Aurora Magazine

Promoting excellence in advertising

Published in Jul-Aug 2016

An urgent question of transparency

Why ethical content marketing is a must for brand building and creating lasting brand recall.
Illustration by Creative Unit.
Illustration by Creative Unit.

With content marketing becoming more and more of a buzzword in Pakistan, even if its use is still embryonic, PR practitioners can enjoy a quiet smile. For isn’t this what they have been espousing all along – that content is king? Of course, content shared via PR channels is largely free of cost, whereas content marketing is paid for.

Marketers should understand from the outset that although both advertising and content marketing may be paid for, the approach has to be distinct.

In both cases, payment implies that the content or the communication can be controlled, with no third party modifying or editing the content. However, here the commonality between advertising and content marketing ends. While advertising may be allowed a certain level of poetic license in terms of the claims made or the way the story is told, content marketing has to present the facts truthfully, avoid speculation and expose also the dark side if there is one, so that the audience has the full picture.

The implication is that content marketing needs to follow a code of ethics. As of now, there does not appear to be a defined and universally accepted code of ethics for content marketing.

A USA-based company, Concentric Content Marketing, which describes itself as “a content marketing agency that helps companies communicate with their target audience”, has made the effort to devise a code, because “words can be incredibly powerful... While marketing clearly has a very different goal than journalism, it is still critical to the future of the industry that we not squander the trust of our audience.”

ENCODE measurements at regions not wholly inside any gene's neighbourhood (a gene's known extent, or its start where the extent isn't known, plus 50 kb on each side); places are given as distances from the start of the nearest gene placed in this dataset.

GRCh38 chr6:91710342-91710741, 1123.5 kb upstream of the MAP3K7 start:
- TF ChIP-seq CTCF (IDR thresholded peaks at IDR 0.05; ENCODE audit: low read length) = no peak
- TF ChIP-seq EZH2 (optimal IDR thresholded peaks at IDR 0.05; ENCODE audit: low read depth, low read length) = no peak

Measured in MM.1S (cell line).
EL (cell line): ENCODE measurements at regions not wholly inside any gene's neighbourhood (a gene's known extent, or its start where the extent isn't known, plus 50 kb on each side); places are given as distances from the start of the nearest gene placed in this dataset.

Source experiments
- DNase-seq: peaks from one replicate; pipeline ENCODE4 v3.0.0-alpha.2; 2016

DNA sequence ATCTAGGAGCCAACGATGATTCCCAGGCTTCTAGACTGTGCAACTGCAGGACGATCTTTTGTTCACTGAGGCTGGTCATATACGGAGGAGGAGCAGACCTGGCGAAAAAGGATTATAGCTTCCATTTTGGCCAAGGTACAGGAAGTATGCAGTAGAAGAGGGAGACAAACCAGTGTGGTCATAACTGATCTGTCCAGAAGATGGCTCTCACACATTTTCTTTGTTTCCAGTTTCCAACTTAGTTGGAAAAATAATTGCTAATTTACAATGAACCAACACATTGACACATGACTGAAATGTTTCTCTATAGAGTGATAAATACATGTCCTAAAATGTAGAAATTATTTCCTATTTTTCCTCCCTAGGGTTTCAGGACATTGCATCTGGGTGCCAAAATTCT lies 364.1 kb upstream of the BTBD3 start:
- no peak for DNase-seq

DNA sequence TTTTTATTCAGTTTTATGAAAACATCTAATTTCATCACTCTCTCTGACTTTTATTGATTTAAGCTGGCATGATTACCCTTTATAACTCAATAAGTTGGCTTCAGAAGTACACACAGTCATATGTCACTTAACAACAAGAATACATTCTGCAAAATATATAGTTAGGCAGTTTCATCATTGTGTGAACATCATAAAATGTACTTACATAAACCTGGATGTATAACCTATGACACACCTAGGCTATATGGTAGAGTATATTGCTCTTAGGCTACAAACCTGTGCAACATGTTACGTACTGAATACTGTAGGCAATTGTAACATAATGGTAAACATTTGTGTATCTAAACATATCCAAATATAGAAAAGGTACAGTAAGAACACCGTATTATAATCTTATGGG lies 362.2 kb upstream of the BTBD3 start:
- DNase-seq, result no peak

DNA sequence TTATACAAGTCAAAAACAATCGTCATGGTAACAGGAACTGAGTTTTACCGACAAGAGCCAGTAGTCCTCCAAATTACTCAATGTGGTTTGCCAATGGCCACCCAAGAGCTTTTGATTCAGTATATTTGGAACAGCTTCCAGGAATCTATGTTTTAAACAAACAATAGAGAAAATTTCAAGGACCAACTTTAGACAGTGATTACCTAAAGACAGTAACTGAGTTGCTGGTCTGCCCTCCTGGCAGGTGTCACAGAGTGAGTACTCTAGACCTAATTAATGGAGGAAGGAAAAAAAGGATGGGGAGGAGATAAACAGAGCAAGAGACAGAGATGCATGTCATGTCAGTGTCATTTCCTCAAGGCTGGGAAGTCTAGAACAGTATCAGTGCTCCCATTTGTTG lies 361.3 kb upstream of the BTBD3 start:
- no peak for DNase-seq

Concentric Content Marketing has based its code on ethical journalism standards, which is logical given that content marketing is a form of journalism.

Another USA-based company, Contently Inc, which states that it is “a technology company that helps brands create great content at scale,” has also developed a code of ethics, again largely based on the ethics of journalism. However, it goes further and advocates that “content marketing should seek to adhere to stricter standards of reporting than traditional journalism, due to its different legal position and increased commercial motivations.”

Nascent as it is, content marketing has developed rapidly both in terms of the type of content put out (text, infographics, images, audio, video, music and even events using some or several of these media) and the media used to share the content (from traditional print publications to the array of digital platforms). Therefore, from an ethics perspective, it is necessary that a code of ethics for content marketing incorporates principles beyond those associated with traditional journalism.

Perhaps the best applicable set of ethical standards for modern, digital age content sharing has been devised by BuzzFeed, the cross-platform, global network for news and entertainment that receives seven billion views each month. These standards cover four areas: sourcing, corrections (updates, deletions and errors), legal and ethics, and the editorial and business relationship. Space does not permit a detailed review, but the interested reader can access these on the internet. Suffice it to say that it is a work of great effort and responsibility. BuzzFeed has offered these standards to its staffers and readers “as a first attempt at articulating the goal of merging the best of traditional media’s values with a true openness to the deep shifts in the forms of media and communication.”

Given the well-informed consumer of today, there can be no doubt that unethical content marketing will be short-lived.